I have read this short book many times. Actually one of Cartland's shorter (and less substantive) novels, it remains my favorite. There is such a sweetness to the heroine Anita, and all the characters are worth meeting.
Our story in short: Anita and her two older sisters have been virtually left on their own. Their mother has traveled to Switzerland due to her illness. We meet her briefly. Sarah, the oldest sister has written to all their relatives, some of whom are "quality." They, of course, are penniless relations even though they are of good birth. Sarah ends up with a Countess for a season, Daphne ends up with her godmother who is also kind to her but Anita ends up with an old maid great aunt with endless "charitable" works. I DO think the sisters seemed very selfish leaving poor Anita to struggle with the worst possible relation!
Before Anita goes on her journey to the great-aunt, she meets Kerne, the Duke of Ollerton, at a gate while he is out riding. It is a momentous meeting as Anita in her fanciful way thinks he looks like the fallen angel Lucifer (and tells the Duke this) and Kerne remarks on some obscure poem that Anita actually knows. He thinks she looks like a tiny angel. They are to meet again and sooner than he thought.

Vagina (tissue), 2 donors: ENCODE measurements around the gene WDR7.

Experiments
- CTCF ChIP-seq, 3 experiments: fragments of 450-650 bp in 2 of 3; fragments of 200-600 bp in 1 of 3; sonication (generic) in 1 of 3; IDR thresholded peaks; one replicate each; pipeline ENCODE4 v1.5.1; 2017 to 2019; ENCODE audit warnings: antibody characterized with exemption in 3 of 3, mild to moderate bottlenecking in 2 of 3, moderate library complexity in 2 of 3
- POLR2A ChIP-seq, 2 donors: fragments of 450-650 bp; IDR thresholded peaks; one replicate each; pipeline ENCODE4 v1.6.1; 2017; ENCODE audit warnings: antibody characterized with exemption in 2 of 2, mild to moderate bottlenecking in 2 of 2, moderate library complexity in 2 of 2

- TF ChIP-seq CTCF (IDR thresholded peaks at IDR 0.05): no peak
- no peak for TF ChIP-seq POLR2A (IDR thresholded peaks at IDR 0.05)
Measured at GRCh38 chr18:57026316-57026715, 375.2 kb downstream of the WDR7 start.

Kerne has asked his mother to set up a house party so he may select a wife. His career requires it! His future duchess must be tall, statuesque, blonde - and on and on.... and his mother invites three eligible women to his home. Both the Duke and Duchess (his mother) meet Anita at the pumps in Harrowgate and later, Kerne thinks of a way to save her from an unsavory marriage to an old man (her great-aunt's "pet" parson as they referred to him.).
Anita ends up at the Ollerton estate with the Duchess. Her charming manner soon makes her popular to the household. She is so open and fresh. Later when joined by Kerne and his guests, even they find her delightful. One guest, Lord Greshem finds her a little too delightful! The events at the house party, from balls to early morning rides to a misunderstanding between Kerne and Anita is wonderfully portrayed. You really are not sure how it will all work out. And does it? Can Anita really say no when the Duke asks her to marry him? And why would she - read this lovely book and you will find out the answer.
Why a five for this book? I judged it against others like it. It does not have an extended storyline or detailed character development of longer Regency novels, but there is something in this one that touches my heart. I think if you are looking for a quick read with mild villainy, you will enjoy this!